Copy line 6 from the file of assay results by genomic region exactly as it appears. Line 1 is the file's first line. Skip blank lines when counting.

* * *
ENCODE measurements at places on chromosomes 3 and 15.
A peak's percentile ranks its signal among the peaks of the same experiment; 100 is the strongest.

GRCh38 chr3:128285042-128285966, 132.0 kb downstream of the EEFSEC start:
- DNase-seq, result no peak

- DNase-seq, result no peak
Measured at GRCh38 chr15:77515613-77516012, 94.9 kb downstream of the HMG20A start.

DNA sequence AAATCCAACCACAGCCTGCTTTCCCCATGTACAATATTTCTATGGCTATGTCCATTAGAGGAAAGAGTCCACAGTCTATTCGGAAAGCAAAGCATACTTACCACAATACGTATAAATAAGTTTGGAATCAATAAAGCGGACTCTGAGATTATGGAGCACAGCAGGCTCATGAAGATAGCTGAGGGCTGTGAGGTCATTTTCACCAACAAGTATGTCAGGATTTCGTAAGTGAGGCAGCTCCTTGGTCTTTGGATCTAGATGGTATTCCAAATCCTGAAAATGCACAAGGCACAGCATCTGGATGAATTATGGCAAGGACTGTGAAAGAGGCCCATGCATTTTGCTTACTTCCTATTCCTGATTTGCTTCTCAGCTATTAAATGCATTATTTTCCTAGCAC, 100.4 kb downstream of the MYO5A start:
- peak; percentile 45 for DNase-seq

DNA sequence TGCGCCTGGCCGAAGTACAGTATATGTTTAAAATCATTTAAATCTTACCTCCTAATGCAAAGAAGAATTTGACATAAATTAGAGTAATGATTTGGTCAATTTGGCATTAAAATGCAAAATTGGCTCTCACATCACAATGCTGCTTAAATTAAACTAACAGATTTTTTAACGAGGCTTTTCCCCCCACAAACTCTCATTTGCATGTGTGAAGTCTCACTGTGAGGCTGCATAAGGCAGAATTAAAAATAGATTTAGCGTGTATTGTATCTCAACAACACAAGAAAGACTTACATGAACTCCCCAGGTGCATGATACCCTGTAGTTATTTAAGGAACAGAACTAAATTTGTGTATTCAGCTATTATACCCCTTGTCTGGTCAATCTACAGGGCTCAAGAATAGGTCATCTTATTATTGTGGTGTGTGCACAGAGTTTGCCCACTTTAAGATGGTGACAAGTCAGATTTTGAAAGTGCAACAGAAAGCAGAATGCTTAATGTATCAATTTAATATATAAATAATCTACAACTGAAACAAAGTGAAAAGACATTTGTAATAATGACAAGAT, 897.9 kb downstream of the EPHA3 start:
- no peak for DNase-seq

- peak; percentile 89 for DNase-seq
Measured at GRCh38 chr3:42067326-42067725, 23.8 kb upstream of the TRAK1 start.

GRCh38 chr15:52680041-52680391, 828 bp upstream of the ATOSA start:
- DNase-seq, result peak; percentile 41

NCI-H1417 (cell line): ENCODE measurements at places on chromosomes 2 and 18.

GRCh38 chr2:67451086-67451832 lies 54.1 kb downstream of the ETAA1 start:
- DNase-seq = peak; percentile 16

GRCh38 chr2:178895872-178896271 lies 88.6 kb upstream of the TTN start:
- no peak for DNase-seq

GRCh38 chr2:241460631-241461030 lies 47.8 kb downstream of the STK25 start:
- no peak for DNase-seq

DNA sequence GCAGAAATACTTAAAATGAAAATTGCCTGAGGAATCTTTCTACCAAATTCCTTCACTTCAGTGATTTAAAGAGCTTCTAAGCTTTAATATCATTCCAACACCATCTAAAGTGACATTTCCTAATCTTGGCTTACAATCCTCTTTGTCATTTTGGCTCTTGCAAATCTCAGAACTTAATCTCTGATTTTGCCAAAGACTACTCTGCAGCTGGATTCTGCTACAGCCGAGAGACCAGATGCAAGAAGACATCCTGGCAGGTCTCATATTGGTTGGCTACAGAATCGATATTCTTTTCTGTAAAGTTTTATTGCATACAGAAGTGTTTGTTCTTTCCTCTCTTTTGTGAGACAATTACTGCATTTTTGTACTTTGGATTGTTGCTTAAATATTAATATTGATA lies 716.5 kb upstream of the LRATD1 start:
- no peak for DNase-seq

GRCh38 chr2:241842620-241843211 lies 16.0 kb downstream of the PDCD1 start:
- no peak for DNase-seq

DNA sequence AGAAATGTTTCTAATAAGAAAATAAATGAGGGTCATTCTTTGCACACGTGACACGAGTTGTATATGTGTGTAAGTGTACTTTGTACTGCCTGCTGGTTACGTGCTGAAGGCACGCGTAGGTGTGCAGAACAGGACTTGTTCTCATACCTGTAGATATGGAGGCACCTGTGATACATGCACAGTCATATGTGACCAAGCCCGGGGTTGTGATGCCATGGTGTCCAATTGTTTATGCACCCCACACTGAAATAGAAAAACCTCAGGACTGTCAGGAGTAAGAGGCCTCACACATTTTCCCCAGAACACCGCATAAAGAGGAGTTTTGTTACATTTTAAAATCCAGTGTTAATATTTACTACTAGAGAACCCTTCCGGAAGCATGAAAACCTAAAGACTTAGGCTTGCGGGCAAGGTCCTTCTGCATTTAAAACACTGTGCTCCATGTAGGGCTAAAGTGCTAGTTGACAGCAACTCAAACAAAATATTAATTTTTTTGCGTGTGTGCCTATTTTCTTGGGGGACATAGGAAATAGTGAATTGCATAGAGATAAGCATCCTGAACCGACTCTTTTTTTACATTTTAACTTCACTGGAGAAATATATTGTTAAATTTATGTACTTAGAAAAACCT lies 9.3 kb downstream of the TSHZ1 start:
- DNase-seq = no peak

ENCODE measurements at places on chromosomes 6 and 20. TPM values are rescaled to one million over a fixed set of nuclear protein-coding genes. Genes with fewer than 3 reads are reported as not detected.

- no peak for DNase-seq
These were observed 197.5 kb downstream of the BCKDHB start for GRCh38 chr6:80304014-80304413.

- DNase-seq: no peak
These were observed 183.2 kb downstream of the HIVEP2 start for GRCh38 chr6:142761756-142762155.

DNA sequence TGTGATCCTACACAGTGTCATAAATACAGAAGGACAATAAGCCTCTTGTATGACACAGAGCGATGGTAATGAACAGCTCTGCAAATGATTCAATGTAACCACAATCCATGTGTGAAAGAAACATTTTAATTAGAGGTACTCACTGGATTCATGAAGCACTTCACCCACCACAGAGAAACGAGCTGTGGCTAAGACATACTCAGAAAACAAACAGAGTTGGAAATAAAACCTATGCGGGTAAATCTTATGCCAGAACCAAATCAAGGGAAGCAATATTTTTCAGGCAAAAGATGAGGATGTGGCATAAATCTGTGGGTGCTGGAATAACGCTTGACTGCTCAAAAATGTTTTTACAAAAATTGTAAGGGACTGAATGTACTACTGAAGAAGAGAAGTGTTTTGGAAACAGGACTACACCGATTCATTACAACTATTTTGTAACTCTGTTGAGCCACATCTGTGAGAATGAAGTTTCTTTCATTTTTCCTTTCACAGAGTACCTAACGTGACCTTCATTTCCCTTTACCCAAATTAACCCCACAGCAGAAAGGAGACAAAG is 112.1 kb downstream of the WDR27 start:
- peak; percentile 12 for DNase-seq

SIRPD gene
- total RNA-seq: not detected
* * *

Measured at GRCh38 chr15:77515613-77516012, 94.9 kb downstream of the HMG20A start.